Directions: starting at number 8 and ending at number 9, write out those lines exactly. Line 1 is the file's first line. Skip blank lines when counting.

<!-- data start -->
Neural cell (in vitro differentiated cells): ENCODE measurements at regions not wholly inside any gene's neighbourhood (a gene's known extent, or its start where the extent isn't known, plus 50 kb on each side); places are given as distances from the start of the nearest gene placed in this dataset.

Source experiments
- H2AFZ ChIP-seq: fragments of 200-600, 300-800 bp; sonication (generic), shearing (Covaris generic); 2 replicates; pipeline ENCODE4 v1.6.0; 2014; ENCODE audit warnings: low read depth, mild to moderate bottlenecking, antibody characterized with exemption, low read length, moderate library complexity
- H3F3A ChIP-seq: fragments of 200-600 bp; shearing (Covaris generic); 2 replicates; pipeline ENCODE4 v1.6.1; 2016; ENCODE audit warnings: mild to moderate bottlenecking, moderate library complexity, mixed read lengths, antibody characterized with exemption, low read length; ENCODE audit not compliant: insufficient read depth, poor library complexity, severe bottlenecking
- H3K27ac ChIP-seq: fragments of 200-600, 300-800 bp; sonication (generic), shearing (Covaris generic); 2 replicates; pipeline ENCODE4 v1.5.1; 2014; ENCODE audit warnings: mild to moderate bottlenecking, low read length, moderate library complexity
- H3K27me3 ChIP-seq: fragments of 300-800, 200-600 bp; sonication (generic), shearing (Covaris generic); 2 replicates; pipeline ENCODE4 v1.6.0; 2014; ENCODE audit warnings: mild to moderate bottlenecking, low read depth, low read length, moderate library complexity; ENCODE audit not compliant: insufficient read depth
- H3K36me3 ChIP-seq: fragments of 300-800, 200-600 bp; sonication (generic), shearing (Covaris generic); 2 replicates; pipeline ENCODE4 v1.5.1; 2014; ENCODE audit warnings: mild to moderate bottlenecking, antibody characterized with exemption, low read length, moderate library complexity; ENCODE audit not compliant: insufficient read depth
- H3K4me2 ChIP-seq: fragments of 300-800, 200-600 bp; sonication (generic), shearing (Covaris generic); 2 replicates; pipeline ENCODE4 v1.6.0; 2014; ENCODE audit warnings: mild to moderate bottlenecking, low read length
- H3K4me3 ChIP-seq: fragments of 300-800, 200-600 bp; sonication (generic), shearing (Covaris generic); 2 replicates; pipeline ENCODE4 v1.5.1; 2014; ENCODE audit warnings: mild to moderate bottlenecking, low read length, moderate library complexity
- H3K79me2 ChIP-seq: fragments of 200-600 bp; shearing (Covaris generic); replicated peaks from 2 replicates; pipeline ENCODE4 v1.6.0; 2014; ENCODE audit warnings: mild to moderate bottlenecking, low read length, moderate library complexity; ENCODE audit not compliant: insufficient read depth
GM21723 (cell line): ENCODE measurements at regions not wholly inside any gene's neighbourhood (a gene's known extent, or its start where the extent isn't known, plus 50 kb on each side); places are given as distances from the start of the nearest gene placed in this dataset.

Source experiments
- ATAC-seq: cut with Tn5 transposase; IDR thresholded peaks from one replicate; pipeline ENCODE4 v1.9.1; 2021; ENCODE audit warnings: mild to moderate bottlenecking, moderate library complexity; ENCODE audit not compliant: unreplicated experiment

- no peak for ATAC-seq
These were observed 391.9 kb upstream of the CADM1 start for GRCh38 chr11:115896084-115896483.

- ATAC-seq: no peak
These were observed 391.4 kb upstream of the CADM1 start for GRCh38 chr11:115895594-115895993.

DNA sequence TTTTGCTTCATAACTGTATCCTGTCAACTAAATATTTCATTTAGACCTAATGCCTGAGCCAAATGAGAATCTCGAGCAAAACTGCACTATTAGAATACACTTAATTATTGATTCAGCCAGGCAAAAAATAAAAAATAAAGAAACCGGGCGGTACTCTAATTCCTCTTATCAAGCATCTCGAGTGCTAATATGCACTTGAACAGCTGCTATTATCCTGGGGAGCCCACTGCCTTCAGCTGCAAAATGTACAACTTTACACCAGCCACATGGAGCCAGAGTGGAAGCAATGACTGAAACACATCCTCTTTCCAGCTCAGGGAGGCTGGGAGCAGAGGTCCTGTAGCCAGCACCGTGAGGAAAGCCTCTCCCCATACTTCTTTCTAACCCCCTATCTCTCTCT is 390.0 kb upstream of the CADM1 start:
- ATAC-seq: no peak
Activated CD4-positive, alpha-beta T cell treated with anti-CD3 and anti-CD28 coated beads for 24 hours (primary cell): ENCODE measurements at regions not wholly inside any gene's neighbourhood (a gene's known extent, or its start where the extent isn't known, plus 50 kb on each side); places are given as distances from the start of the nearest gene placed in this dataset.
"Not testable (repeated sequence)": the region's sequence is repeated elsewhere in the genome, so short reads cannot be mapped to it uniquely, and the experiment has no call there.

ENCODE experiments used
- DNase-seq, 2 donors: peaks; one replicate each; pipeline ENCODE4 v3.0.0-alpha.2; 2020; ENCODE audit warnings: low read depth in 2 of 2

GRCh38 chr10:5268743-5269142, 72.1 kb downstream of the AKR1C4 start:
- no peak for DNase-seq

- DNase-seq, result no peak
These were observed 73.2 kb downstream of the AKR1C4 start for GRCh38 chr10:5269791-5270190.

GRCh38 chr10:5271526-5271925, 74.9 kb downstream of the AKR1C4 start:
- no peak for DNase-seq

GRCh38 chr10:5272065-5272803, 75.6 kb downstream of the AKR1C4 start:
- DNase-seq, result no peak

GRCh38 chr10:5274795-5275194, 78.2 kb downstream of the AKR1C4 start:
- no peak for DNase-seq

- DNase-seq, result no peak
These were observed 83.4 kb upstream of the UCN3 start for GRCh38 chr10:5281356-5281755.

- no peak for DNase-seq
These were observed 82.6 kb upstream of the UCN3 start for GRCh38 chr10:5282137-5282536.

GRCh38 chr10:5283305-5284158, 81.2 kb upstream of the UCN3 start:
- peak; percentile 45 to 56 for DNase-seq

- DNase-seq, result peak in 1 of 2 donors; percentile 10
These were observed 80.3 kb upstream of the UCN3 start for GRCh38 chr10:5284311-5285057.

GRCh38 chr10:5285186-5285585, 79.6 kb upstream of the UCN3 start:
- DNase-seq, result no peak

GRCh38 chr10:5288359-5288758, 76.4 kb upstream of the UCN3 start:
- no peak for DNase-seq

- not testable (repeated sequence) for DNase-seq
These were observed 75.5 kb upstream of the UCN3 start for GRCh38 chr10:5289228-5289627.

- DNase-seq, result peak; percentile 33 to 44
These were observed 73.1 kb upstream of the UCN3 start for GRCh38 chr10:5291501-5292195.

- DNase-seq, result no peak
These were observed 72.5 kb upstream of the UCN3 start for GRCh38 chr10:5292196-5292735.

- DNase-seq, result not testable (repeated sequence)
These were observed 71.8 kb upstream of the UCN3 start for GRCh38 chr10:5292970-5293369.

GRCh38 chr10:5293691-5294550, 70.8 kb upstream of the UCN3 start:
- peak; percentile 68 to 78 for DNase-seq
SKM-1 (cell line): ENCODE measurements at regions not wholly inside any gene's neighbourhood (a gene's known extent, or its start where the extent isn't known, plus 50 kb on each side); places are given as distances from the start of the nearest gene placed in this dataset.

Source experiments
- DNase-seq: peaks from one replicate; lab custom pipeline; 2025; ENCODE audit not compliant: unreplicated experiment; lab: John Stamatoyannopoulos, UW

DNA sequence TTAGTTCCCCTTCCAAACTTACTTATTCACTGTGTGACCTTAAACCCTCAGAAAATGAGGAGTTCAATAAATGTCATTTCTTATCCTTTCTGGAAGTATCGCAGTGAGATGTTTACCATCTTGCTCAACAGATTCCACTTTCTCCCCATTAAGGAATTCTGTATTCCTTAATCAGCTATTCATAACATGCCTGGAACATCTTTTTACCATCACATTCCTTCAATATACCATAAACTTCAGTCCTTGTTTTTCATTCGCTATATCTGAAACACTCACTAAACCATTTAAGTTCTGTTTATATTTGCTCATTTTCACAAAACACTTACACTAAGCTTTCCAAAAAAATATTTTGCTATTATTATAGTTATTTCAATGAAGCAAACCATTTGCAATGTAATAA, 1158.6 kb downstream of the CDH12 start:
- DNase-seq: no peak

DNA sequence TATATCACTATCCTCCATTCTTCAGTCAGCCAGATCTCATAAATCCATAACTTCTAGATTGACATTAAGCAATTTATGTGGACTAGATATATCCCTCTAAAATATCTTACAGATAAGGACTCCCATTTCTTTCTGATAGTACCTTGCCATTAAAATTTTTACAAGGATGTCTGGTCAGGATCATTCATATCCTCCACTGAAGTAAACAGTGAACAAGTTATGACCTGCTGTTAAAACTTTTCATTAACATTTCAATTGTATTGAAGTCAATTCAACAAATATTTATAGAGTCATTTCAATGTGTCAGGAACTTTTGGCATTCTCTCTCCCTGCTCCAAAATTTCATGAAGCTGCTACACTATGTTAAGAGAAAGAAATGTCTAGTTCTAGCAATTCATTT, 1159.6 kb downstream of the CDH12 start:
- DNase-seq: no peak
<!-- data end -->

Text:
- H3K4me2 ChIP-seq: fragments of 300-800, 200-600 bp; sonication (generic), shearing (Covaris generic); 2 replicates; pipeline ENCODE4 v1.6.0; 2014; ENCODE audit warnings: mild to moderate bottlenecking, low read length
- H3K4me3 ChIP-seq: fragments of 300-800, 200-600 bp; sonication (generic), shearing (Covaris generic); 2 replicates; pipeline ENCODE4 v1.5.1; 2014; ENCODE audit warnings: mild to moderate bottlenecking, low read length, moderate library complexity